Seven-fold increase in DOC land destroyed by wild fires concerning

The area of Department of Conservation (DOC) land burned in unwanted fires is rising rapidly yet the agency is doing just the bare minimum to protect land and has taken no accountability, National’s Fire and Emergency Spokesperson Todd Muller says.

“Fire and Emergency New Zealand has responded to at least 109 fires on DOC land since the 2019/20 fire season destroying more than 13,600 hectares of Public Conservation lands over the past three years. To-date, that’s a seven-fold increase on the 2,003 hectares destroyed by wildfires for three years period before 2019/20.

“Cracks in the management of unwanted fires on DOC land started to show when regulatory control over Public Conservation Lands was transferred from DOC to FENZ in 2017.

“Since then DOC has essentially taken a hands-off approach to fire management on its land. DOC has reduced its funding from a ten-year average annual spend of $10.4 million before 2017/18 to a current annual average of $3.6 million for the past three years.

“It has also significantly decreased resources for rural fires, now owning no hill and high country fire-fighting equipment, having fewer trained firefighters now than in 2017 and retaining only a small number of trained fire managers.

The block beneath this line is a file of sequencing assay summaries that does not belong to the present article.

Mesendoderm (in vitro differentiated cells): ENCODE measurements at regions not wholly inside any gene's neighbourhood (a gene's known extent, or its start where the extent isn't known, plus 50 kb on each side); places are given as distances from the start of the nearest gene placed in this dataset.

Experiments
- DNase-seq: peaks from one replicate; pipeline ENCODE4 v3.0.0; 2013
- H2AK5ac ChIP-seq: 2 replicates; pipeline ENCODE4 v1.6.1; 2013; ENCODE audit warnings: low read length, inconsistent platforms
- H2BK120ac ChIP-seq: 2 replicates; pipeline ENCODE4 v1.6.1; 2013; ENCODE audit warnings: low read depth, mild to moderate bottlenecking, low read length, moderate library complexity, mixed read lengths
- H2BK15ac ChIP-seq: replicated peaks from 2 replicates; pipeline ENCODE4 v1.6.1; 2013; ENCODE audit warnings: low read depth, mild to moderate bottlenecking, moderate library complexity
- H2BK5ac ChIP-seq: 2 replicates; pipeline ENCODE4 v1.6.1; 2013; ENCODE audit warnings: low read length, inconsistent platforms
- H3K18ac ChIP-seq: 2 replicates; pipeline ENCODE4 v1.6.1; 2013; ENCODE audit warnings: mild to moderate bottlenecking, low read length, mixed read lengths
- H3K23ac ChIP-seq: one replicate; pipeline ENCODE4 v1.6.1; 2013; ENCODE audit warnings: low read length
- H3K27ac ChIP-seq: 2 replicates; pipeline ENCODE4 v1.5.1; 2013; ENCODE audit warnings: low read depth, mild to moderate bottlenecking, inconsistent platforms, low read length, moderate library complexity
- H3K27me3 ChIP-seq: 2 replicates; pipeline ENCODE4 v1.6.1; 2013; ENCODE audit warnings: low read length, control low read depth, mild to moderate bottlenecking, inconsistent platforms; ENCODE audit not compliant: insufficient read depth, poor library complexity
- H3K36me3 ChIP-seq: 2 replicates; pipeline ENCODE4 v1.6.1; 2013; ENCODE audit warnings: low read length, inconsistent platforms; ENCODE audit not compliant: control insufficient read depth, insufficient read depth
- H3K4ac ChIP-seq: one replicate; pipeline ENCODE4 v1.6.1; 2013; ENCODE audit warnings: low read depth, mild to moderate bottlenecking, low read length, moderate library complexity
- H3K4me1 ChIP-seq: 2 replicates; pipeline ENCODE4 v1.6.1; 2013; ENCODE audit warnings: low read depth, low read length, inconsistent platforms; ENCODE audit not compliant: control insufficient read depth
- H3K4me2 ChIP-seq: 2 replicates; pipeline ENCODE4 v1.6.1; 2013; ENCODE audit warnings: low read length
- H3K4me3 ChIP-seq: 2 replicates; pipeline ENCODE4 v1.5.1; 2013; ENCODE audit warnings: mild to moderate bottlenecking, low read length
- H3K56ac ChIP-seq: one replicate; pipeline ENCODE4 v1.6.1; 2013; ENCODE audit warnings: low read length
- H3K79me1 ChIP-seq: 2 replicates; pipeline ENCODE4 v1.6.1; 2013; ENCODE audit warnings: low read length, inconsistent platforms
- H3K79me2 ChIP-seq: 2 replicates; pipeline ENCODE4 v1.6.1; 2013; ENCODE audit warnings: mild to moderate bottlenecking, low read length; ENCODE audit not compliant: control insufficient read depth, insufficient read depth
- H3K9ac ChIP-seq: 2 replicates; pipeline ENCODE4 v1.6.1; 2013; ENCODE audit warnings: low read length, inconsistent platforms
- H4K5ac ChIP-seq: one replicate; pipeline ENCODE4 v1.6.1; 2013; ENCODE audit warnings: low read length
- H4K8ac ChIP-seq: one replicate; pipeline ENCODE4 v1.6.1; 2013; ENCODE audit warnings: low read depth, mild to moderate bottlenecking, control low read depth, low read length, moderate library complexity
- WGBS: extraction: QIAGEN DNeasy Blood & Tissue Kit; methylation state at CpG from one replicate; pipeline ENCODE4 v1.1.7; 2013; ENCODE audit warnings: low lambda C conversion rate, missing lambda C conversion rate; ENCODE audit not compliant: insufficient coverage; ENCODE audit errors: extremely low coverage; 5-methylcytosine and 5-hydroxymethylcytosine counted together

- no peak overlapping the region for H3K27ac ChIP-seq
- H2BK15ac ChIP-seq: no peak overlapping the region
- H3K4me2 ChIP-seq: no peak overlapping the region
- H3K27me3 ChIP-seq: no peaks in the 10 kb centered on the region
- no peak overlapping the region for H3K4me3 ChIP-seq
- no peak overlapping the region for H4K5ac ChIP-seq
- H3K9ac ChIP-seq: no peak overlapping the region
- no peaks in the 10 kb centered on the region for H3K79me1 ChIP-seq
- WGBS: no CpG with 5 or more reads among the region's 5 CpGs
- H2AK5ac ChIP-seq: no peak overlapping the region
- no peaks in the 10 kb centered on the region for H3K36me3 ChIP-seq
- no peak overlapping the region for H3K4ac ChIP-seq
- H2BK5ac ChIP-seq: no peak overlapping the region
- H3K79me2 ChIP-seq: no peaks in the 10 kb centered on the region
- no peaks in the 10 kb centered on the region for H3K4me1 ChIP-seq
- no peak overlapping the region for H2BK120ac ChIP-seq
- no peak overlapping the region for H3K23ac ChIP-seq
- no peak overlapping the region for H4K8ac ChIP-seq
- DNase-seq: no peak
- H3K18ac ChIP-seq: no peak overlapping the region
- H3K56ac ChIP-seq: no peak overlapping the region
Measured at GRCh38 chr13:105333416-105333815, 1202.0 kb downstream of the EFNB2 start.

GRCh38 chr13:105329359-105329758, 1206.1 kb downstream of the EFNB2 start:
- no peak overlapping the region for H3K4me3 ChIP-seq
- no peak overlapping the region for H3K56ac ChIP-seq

“The problem with FENZ picking up all the slack is that they don’t have the same capabilities to fight rural fires as DOC did prior to 2017. For example, FENZ only has one senior line manager in the top three tiers of management with experience in rural land management.

“DOC is also failing to take accountability for poor fire protection of its land.

“Following the 2020 Lake Ōhau fire which destroyed 48 buildings and burnt more than 5,000 hectares, then-Conservation Minister Eugenie Sage rejected public claims that overgrown, dry vegetation on poorly managed DOC land allowed the fire to get so out of control.

“DOC and FENZ need to take ownership of fires on DOC land, rather than just pointing at each other to solve the problem.”